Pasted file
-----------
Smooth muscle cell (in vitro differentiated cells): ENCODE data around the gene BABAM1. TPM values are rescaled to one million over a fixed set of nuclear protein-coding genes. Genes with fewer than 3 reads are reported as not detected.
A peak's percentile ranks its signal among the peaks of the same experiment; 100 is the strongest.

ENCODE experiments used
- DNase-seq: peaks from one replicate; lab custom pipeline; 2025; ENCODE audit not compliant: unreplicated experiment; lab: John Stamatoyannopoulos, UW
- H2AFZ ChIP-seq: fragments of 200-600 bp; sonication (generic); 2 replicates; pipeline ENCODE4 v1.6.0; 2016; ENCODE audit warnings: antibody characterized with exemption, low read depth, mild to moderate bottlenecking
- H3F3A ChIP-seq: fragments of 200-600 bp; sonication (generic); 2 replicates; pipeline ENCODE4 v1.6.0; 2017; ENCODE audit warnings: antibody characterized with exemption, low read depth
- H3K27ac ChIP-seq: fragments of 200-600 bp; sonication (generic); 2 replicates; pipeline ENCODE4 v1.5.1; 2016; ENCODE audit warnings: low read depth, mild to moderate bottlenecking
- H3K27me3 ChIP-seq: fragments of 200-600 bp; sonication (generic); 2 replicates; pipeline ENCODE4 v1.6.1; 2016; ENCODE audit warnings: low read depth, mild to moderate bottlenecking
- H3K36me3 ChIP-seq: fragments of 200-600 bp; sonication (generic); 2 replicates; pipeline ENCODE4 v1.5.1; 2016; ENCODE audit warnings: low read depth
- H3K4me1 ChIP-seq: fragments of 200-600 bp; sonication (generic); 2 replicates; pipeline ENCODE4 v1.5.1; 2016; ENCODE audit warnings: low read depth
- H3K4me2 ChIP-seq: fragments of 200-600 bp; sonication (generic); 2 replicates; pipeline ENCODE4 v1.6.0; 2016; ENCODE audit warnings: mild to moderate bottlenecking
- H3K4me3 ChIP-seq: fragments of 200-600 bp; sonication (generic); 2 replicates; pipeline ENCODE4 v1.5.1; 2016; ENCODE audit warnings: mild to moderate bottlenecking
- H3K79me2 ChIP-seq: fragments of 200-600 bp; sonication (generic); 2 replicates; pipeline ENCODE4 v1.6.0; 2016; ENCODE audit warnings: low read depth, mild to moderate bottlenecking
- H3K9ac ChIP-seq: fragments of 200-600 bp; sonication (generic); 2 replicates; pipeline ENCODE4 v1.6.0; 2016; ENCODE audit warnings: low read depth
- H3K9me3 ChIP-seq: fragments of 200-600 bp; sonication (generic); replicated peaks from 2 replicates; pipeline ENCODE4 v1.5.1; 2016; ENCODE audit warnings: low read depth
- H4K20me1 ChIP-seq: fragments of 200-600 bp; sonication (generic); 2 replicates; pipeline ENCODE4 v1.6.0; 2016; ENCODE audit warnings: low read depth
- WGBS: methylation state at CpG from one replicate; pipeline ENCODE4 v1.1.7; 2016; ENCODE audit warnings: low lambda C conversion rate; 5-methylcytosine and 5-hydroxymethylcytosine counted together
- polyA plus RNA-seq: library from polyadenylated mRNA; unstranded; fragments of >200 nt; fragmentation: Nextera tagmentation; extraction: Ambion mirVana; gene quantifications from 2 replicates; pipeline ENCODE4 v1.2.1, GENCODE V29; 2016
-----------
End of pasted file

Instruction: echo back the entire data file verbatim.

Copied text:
Smooth muscle cell (in vitro differentiated cells): ENCODE data around the gene BABAM1. TPM values are rescaled to one million over a fixed set of nuclear protein-coding genes. Genes with fewer than 3 reads are reported as not detected.
A peak's percentile ranks its signal among the peaks of the same experiment; 100 is the strongest.

ENCODE experiments used
- DNase-seq: peaks from one replicate; lab custom pipeline; 2025; ENCODE audit not compliant: unreplicated experiment; lab: John Stamatoyannopoulos, UW
- H2AFZ ChIP-seq: fragments of 200-600 bp; sonication (generic); 2 replicates; pipeline ENCODE4 v1.6.0; 2016; ENCODE audit warnings: antibody characterized with exemption, low read depth, mild to moderate bottlenecking
- H3F3A ChIP-seq: fragments of 200-600 bp; sonication (generic); 2 replicates; pipeline ENCODE4 v1.6.0; 2017; ENCODE audit warnings: antibody characterized with exemption, low read depth
- H3K27ac ChIP-seq: fragments of 200-600 bp; sonication (generic); 2 replicates; pipeline ENCODE4 v1.5.1; 2016; ENCODE audit warnings: low read depth, mild to moderate bottlenecking
- H3K27me3 ChIP-seq: fragments of 200-600 bp; sonication (generic); 2 replicates; pipeline ENCODE4 v1.6.1; 2016; ENCODE audit warnings: low read depth, mild to moderate bottlenecking
- H3K36me3 ChIP-seq: fragments of 200-600 bp; sonication (generic); 2 replicates; pipeline ENCODE4 v1.5.1; 2016; ENCODE audit warnings: low read depth
- H3K4me1 ChIP-seq: fragments of 200-600 bp; sonication (generic); 2 replicates; pipeline ENCODE4 v1.5.1; 2016; ENCODE audit warnings: low read depth
- H3K4me2 ChIP-seq: fragments of 200-600 bp; sonication (generic); 2 replicates; pipeline ENCODE4 v1.6.0; 2016; ENCODE audit warnings: mild to moderate bottlenecking
- H3K4me3 ChIP-seq: fragments of 200-600 bp; sonication (generic); 2 replicates; pipeline ENCODE4 v1.5.1; 2016; ENCODE audit warnings: mild to moderate bottlenecking
- H3K79me2 ChIP-seq: fragments of 200-600 bp; sonication (generic); 2 replicates; pipeline ENCODE4 v1.6.0; 2016; ENCODE audit warnings: low read depth, mild to moderate bottlenecking
- H3K9ac ChIP-seq: fragments of 200-600 bp; sonication (generic); 2 replicates; pipeline ENCODE4 v1.6.0; 2016; ENCODE audit warnings: low read depth
- H3K9me3 ChIP-seq: fragments of 200-600 bp; sonication (generic); replicated peaks from 2 replicates; pipeline ENCODE4 v1.5.1; 2016; ENCODE audit warnings: low read depth
- H4K20me1 ChIP-seq: fragments of 200-600 bp; sonication (generic); 2 replicates; pipeline ENCODE4 v1.6.0; 2016; ENCODE audit warnings: low read depth
- WGBS: methylation state at CpG from one replicate; pipeline ENCODE4 v1.1.7; 2016; ENCODE audit warnings: low lambda C conversion rate; 5-methylcytosine and 5-hydroxymethylcytosine counted together
- polyA plus RNA-seq: library from polyadenylated mRNA; unstranded; fragments of >200 nt; fragmentation: Nextera tagmentation; extraction: Ambion mirVana; gene quantifications from 2 replicates; pipeline ENCODE4 v1.2.1, GENCODE V29; 2016